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The Canadiens’ hard work on the power play is paying off

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Montreal is making life hard for the opponent with the extra player, and that’s behind their 5v4 resurgence.

NHL: Montreal Canadiens at Vancouver Canucks Bob Frid-USA TODAY Sports

We often think of the power play as a clean phase of the game, with crisp passes sliding through open ice and players getting time to set up and think about their play. We imagine puck rotations, tic-tac-toe setups, and dangles leading to top-shelf snipes.

Well, more often than not, the power play is just as dirty as five-on-five. The controlled entries in the offensive zone don’t always work. Players need to hound the puck to get it back and in control of the team. There are forechecks on the power play and they require even more investment out of the players, as establishing an offensive zone presence is a must. You won’t get a backcheck to create a steal and a counter-attack.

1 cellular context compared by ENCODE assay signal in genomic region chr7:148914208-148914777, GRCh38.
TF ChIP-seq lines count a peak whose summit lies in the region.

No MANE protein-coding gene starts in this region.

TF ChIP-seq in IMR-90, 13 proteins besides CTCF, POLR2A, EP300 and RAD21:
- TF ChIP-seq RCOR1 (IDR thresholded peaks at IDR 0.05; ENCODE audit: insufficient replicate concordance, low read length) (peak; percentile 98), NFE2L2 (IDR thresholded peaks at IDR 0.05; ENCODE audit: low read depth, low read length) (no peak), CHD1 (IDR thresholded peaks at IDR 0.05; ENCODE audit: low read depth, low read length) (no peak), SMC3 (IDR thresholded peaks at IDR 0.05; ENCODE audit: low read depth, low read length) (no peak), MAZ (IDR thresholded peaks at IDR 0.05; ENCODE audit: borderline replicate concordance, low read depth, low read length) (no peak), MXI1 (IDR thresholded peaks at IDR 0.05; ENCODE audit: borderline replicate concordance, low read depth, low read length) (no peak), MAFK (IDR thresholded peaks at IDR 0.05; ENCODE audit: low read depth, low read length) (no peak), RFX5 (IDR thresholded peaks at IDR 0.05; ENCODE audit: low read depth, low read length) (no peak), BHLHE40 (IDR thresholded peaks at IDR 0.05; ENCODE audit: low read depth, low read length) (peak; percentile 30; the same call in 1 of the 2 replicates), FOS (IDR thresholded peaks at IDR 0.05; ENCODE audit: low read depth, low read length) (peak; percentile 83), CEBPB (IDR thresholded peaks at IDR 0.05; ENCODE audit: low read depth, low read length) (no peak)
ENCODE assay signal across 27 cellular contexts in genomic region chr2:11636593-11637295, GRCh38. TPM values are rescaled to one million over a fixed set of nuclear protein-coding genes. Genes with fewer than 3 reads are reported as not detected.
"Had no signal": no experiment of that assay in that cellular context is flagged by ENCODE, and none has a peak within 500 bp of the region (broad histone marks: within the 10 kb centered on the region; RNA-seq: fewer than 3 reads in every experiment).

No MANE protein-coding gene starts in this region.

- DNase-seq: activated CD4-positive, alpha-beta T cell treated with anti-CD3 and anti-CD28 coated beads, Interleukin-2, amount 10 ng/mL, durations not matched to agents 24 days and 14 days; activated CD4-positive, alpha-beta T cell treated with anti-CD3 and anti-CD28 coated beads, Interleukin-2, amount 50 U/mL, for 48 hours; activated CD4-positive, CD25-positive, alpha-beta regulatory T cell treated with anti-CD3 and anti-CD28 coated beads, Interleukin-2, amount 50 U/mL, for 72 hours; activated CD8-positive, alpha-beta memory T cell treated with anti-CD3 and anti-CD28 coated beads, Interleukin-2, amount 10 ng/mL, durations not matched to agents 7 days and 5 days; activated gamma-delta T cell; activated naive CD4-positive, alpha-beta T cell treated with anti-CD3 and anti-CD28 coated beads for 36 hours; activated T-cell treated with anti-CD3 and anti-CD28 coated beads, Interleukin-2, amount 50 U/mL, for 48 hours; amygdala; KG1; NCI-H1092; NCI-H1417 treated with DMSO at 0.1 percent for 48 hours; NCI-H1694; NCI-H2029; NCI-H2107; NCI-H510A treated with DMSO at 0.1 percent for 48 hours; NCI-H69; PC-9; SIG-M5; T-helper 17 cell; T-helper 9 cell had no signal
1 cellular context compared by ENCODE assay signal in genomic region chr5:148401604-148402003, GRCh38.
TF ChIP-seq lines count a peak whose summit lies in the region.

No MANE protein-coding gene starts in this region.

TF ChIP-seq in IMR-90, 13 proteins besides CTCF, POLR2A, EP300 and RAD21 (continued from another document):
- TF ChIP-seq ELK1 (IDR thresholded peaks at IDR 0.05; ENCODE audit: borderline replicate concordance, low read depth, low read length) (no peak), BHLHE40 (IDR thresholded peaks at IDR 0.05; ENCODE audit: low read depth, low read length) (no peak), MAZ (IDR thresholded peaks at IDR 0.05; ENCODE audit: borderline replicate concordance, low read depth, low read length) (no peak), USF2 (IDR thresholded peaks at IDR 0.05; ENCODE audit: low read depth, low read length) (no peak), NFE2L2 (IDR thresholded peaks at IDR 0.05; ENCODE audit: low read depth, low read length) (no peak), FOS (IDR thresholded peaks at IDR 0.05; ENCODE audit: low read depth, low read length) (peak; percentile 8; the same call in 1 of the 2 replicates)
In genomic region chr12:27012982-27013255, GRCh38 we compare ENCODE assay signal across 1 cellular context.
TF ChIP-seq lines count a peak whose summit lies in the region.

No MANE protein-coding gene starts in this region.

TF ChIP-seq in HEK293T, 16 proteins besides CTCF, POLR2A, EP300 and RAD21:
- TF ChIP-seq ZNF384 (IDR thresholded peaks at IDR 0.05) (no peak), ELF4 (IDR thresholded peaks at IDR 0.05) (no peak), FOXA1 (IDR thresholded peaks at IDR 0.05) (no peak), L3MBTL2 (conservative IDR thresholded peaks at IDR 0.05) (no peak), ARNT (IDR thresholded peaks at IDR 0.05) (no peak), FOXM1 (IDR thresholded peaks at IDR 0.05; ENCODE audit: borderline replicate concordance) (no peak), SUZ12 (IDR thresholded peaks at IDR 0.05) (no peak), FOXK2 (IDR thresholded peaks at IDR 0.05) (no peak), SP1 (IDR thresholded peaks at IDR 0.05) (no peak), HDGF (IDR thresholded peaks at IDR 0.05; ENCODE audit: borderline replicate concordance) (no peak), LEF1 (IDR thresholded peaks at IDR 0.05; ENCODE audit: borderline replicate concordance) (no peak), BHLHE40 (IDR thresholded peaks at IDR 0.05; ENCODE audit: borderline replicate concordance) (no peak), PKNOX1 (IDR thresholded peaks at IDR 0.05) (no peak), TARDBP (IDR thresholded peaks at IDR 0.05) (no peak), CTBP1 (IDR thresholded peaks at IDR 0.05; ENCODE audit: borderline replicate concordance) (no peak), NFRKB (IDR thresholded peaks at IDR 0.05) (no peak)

All this to say that I think the Montreal Canadiens have gotten better at the dirty aspect of the power play in recent games. When an entry fails, they stack the puck side of the ice, creating multiple layers of support. This makes it very hard for the other team to immediately turn up the ice and clear the puck as three or four Canadiens players stand between them and the blue-line. This forces the opposition to make a second play to get a clear, which reduces their chance of success.

On Shea Weber’s goal, the team telegraphs the entry and it fails. Josh Anderson loses the puck on the wall, but the Habs collapsed on the Canucks, clogging lanes, forcing them to their backhand, and making second and third efforts to steal possession back.

They finally earn it. The puck moves high and then toward Shea Weber.

The top of the circle remains Weber’s comfort zone. For any other player, the distance is too great to score. But if Weber gets a pass there, he can rip it past the goalie, even without the help of a screen.

The defenceman has lost a bit of his touch on the power play and it is probable that, in the near future, he will be replaced by a more effective trigger-man; one who can move with the power play, create seams, and get to those in more timely ways.

But it was good Wednesday night (or Thursday morning) to have a reminder of the ridiculous bombs that Weber can fire when the conditions are just right.